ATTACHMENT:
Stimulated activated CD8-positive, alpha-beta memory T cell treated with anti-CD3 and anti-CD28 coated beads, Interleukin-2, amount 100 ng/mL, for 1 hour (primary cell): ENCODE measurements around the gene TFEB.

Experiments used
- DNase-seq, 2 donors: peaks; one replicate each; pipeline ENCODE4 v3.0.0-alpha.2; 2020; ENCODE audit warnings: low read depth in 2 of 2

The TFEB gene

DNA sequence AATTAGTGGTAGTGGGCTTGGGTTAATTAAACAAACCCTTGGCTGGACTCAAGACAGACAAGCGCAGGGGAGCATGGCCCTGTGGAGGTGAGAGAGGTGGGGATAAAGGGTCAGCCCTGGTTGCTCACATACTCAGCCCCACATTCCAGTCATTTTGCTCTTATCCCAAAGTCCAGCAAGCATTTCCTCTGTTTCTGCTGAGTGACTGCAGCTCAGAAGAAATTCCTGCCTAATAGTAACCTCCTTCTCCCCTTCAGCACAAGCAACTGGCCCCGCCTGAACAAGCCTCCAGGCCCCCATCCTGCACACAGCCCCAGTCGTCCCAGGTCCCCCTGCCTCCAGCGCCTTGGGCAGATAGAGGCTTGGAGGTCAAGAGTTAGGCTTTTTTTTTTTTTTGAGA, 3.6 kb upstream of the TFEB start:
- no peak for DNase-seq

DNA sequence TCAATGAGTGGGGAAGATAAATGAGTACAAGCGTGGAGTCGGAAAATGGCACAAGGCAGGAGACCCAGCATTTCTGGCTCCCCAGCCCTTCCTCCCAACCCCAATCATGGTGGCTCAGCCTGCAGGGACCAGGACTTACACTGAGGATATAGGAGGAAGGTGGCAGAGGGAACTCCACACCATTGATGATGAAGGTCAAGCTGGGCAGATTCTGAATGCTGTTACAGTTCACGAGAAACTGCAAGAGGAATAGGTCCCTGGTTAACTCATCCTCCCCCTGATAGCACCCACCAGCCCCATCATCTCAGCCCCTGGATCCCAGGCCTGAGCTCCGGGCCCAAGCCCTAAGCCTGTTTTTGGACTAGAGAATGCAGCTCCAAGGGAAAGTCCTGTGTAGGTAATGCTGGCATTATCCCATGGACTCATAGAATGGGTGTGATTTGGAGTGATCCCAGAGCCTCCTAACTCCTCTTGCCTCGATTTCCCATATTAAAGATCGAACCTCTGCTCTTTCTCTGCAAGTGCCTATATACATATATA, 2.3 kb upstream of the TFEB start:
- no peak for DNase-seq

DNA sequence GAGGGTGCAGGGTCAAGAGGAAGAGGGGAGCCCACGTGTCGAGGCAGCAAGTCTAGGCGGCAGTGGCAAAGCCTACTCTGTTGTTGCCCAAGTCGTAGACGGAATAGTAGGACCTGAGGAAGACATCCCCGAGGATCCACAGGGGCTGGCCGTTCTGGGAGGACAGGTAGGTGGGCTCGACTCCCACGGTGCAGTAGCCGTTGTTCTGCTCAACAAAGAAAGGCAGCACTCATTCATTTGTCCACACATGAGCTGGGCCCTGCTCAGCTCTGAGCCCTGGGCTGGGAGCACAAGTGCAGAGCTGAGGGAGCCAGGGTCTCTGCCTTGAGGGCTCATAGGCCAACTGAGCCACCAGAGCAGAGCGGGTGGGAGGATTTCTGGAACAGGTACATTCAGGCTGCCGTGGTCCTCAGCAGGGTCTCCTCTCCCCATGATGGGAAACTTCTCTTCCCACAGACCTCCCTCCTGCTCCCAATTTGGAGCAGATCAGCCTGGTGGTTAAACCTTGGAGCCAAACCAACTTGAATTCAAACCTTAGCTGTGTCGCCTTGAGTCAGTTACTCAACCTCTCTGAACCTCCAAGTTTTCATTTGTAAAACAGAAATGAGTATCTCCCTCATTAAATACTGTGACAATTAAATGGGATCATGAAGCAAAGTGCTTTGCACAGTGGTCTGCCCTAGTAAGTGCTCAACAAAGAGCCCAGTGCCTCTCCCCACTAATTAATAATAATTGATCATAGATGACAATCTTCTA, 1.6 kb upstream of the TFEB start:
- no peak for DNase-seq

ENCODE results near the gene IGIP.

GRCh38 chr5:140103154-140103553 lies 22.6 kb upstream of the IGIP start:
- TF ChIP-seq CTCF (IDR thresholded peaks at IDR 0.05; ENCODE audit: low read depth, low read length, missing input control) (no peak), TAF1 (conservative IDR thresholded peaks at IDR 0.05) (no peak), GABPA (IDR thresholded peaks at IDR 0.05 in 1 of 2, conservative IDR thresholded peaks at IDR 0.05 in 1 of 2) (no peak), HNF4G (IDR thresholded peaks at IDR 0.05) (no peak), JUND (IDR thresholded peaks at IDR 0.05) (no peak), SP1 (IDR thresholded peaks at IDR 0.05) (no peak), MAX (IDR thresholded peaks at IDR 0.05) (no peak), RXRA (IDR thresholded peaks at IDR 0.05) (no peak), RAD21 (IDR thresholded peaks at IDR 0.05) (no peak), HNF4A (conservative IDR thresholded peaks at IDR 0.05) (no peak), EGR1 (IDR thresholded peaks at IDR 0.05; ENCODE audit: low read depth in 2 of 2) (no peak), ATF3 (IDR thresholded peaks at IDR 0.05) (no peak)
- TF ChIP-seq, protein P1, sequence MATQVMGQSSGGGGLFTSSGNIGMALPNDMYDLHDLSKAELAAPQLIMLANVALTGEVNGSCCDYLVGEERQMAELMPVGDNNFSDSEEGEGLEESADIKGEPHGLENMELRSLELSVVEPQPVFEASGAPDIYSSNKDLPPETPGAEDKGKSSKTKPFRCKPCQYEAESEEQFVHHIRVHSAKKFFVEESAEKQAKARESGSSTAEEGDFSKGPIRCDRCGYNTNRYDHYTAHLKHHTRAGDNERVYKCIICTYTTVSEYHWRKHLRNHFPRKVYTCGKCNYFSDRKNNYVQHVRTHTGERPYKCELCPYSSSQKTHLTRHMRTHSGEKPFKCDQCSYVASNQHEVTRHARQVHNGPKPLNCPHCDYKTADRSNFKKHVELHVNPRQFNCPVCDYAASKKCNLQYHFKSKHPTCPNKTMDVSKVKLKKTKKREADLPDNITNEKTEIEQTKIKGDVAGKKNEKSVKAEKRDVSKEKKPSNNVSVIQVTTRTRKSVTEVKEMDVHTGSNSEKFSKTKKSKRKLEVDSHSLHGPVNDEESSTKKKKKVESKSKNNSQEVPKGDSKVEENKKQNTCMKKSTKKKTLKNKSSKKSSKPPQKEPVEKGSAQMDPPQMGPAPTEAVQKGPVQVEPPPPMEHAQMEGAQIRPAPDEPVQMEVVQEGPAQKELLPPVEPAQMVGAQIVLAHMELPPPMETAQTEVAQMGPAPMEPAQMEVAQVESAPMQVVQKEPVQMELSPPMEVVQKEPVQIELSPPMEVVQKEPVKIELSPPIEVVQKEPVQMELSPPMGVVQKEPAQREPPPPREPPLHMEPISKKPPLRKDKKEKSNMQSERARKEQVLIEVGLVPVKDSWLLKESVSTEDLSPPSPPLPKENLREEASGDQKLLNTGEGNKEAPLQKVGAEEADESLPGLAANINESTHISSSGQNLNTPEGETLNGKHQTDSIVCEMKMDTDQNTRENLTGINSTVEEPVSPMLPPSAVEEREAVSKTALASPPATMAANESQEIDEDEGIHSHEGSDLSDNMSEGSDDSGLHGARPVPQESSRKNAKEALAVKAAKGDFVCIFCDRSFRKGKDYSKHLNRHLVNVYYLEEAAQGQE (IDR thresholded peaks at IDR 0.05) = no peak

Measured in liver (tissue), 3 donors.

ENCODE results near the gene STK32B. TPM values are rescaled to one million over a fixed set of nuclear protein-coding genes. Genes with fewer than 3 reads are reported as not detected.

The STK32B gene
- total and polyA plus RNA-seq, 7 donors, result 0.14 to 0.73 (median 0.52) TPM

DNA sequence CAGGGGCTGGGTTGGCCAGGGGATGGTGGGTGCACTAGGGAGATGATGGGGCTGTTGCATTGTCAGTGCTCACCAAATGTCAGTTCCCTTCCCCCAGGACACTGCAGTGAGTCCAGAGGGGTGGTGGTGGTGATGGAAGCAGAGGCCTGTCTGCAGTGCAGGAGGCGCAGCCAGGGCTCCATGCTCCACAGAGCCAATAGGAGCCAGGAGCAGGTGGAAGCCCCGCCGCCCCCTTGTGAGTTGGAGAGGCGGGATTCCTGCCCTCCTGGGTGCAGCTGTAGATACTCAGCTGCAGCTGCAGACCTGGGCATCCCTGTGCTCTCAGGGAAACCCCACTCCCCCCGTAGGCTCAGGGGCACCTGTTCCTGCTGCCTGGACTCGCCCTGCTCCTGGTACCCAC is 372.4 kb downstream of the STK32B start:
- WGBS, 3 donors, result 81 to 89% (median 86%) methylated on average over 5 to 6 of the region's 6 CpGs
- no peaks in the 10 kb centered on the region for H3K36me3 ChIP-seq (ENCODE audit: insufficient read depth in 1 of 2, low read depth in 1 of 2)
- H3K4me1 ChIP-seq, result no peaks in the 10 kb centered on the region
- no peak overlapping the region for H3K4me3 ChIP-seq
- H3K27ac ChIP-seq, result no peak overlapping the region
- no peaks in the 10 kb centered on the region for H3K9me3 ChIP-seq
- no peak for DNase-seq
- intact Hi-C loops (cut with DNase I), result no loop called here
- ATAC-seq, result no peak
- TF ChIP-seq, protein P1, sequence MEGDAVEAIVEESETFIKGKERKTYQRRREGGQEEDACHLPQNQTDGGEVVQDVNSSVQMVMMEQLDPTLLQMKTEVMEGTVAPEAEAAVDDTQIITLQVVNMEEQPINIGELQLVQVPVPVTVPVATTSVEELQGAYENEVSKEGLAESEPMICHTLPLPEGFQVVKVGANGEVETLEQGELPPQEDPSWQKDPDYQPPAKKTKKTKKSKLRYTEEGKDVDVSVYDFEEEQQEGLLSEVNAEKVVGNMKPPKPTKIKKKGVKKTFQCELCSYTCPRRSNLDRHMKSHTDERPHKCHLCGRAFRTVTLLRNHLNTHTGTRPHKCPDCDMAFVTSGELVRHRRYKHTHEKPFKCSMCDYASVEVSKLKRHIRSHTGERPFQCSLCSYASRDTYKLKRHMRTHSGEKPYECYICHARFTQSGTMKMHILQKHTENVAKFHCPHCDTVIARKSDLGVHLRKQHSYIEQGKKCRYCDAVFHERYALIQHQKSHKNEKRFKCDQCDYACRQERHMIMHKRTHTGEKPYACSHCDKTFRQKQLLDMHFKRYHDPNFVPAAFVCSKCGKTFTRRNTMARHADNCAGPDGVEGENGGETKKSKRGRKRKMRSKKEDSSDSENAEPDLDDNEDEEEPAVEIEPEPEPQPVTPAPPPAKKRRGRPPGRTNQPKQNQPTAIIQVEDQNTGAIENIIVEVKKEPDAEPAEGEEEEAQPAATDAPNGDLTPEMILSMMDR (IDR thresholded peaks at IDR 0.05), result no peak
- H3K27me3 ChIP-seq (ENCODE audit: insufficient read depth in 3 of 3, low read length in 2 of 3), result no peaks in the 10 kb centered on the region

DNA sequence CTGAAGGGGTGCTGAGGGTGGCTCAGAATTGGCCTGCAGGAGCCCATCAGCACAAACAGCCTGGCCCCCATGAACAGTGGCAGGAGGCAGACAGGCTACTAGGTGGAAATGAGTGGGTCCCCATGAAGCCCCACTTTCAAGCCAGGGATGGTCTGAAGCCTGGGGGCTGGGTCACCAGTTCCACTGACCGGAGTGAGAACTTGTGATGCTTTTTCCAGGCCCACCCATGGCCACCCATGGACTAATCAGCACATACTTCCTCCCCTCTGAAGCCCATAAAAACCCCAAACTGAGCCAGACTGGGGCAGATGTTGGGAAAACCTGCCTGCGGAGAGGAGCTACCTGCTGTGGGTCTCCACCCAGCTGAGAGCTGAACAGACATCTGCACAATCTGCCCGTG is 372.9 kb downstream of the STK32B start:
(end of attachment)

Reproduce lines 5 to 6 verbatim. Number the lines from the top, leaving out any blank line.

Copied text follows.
DNA sequence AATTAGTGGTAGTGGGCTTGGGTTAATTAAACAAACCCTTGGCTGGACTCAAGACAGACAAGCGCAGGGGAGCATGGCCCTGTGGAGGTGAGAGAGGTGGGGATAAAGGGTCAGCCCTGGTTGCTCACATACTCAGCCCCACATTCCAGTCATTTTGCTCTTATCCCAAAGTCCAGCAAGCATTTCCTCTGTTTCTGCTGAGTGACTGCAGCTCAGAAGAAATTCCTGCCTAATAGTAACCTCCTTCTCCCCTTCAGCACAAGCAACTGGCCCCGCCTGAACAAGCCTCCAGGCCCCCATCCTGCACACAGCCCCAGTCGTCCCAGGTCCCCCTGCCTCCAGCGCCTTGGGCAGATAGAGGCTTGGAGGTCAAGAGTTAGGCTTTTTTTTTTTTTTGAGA, 3.6 kb upstream of the TFEB start:
- no peak for DNase-seq